The assignment was this: "Nanny, can you knit me a little Scottish guy playing the bagpipes?" No, I couldn't. Nevertheless, I hated to say no. I only had about ten days to do it in, a fraction of the usual time. This wasn't for a birthday present or anything trivial like that, but a Grade 6 school project on Scotland, so I felt I had to do a decent job on it. And I had no pattern.
I think she really thought this would be a fully-mechanized, four-inch-high, walking, talking, authentic bagpipe player, speaking in a weird accent and playing that abominable Scottish music, but it didn't quite turn out that way. For one thing, his legs were too stiff to march. The bagpipes were the hardest part. I found myself mucking around with wooden dowels, black Sharpies and plasticene. With my arthritic old hands and all the tiny scraps of costume that had to be sewn together, it was kind of murderous.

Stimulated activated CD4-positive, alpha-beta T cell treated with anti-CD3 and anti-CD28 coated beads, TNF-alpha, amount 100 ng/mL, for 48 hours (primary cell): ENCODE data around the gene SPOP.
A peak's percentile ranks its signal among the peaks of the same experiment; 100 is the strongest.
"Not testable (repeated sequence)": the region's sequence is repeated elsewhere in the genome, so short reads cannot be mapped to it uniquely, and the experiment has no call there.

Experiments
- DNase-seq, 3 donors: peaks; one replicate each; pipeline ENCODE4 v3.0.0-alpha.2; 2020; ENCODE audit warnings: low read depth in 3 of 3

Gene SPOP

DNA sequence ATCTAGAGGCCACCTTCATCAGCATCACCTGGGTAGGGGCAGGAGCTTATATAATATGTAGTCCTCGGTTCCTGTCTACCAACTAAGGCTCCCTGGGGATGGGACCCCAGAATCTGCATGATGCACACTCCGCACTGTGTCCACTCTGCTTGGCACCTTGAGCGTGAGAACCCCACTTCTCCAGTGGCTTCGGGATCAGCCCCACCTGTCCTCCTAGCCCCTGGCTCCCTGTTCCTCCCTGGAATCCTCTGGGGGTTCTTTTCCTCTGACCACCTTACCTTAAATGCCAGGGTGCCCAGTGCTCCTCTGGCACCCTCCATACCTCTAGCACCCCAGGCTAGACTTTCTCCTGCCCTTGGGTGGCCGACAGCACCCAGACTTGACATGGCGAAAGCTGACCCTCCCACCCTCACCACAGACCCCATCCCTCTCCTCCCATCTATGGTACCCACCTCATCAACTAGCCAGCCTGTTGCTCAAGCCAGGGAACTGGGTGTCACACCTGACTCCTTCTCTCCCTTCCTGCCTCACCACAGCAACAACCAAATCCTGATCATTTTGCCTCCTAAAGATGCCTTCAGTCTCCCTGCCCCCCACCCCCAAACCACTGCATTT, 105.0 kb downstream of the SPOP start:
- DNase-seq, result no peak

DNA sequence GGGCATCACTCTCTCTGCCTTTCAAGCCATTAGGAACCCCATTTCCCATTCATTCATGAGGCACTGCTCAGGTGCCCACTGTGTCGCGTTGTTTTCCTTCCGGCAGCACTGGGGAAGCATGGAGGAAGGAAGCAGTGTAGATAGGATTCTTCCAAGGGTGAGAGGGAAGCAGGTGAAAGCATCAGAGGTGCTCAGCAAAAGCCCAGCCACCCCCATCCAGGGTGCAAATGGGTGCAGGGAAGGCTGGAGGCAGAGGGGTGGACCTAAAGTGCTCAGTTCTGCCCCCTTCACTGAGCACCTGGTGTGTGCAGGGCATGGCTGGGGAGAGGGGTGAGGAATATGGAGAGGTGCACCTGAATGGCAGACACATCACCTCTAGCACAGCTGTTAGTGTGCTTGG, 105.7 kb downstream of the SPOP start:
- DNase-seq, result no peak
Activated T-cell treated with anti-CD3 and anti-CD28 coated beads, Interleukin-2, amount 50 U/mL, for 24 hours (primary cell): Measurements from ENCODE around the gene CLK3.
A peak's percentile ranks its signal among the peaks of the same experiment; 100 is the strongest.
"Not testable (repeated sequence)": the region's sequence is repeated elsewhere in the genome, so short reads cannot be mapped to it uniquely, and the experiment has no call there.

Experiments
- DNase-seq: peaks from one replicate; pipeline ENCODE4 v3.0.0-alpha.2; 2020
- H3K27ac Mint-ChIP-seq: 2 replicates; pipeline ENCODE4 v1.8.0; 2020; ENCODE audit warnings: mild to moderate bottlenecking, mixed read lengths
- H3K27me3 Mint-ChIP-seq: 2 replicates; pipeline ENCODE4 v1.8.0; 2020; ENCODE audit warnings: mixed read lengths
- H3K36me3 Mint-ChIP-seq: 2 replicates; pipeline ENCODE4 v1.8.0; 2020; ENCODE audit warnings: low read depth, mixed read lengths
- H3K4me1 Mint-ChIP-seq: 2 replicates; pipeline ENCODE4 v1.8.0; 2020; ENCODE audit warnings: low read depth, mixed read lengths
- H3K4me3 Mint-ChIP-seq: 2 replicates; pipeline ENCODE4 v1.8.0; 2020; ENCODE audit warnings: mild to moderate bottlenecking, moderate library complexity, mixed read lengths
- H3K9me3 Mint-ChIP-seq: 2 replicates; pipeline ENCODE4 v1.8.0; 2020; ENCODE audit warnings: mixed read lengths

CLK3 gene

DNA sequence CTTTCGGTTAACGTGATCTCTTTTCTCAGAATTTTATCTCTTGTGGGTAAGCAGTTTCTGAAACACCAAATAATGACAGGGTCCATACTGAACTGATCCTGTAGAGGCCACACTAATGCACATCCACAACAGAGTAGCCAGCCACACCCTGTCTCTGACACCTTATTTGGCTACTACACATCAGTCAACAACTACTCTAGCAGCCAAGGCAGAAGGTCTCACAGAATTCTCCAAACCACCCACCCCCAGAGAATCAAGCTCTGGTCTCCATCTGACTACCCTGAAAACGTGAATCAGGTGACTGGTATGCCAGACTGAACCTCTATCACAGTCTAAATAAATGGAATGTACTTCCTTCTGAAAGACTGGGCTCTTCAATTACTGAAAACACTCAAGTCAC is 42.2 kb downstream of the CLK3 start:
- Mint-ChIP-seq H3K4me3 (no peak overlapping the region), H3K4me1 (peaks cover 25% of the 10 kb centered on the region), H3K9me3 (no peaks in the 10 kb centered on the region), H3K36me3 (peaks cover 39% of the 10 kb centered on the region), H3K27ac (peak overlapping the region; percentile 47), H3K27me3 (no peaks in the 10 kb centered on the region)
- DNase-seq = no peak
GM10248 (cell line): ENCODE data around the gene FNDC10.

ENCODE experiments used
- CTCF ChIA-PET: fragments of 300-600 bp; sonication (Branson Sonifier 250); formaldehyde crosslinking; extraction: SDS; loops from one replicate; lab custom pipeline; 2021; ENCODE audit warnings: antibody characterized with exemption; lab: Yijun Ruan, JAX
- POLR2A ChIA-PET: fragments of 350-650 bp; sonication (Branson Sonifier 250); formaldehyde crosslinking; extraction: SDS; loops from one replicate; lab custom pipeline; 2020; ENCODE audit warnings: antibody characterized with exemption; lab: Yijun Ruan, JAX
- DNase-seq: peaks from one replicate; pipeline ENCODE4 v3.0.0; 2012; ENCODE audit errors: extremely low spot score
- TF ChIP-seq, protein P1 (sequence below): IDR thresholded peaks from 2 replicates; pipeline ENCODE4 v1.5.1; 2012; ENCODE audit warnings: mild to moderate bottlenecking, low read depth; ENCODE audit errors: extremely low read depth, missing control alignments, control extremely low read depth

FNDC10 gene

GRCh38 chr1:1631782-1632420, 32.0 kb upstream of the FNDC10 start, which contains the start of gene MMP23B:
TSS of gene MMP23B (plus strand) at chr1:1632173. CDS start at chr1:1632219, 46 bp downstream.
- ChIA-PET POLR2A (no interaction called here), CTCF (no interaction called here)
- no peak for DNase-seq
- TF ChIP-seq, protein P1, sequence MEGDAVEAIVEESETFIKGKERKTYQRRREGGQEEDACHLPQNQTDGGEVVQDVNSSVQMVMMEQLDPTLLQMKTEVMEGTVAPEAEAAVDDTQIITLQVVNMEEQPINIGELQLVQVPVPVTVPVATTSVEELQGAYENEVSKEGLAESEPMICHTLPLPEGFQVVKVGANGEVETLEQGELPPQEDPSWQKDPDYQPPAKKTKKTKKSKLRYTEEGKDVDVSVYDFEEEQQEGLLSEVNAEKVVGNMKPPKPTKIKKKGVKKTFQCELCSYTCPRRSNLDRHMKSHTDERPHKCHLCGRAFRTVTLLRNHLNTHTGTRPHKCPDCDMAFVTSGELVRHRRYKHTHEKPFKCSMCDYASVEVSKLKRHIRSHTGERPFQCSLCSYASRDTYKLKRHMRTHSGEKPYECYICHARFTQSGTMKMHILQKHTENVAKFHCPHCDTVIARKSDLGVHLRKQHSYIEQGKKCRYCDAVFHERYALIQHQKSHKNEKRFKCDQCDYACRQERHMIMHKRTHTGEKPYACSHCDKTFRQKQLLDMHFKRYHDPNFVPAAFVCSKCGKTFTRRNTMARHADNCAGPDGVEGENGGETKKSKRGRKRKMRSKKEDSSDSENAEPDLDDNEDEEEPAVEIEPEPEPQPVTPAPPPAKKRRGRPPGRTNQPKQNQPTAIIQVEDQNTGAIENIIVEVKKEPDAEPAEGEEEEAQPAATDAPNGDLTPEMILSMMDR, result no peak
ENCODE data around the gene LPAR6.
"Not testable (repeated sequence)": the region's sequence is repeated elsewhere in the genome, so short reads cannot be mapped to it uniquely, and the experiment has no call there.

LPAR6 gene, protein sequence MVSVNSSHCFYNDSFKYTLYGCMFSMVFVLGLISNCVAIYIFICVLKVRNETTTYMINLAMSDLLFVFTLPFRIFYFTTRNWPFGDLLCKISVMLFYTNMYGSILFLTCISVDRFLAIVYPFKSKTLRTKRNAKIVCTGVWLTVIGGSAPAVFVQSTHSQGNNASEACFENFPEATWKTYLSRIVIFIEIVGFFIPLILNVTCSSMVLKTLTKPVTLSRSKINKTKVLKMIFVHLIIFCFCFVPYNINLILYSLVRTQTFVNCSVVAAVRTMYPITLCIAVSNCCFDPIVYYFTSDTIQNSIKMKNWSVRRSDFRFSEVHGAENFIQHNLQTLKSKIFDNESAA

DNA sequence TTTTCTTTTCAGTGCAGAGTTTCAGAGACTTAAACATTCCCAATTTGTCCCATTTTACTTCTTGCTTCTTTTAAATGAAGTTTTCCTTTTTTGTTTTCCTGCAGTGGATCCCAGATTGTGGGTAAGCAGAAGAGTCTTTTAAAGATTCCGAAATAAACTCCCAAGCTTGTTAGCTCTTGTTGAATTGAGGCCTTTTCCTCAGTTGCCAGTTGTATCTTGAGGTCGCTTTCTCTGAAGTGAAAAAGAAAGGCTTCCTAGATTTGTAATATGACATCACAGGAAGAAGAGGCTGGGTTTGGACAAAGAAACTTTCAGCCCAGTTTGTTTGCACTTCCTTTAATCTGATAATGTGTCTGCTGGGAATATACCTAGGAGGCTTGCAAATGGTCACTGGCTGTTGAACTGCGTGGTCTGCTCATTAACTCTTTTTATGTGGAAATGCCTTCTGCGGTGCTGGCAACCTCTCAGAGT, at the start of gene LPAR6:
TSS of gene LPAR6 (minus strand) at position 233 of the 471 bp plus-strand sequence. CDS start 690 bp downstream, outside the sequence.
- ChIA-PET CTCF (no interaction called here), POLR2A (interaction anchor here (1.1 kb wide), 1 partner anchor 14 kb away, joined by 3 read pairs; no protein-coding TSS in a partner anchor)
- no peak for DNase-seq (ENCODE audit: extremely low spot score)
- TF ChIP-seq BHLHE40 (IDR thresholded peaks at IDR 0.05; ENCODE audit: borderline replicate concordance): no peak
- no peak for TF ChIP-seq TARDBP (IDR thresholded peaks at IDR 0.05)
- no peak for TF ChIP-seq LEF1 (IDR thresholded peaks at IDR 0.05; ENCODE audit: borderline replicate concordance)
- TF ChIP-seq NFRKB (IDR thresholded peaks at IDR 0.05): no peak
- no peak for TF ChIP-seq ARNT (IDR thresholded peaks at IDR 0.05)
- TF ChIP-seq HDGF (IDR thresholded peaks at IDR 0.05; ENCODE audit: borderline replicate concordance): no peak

The wild red hair was a sort of tribute to William Wallace (though I don't know if he actually had wild red hair or not). This was from a Braveheart pattern that I didn't use, except for the hair. I had to cobble together bits and pieces from other doll patterns and make the rest up. It worked out OK, I think, but more dolls may not be in my future.
At one point I asked my husband if I should make him anatomically correct. He thought not, for one of the children might lift his kilt in curiosity about the old legend. You know the one I mean. And I have never knitted a tiny 1/2" penis, and didn't want to screw it up. Interestingly enough, there was a moment when "he" could have become a "she". It could have gone either way, for women can be pipers too, can they not? Chalk one up for gender fluidity.
After all that, and after a kind of lukewarm reception from my grandgirl (who's not into displays of emotion - not cool), I got my reward. My daughter-in-law picked it up and looked at it, whooped with laughter and said, "That's insane. That is INSANE!"
An insane Scotsman (with wild red hair) is more than I ever could have hoped for.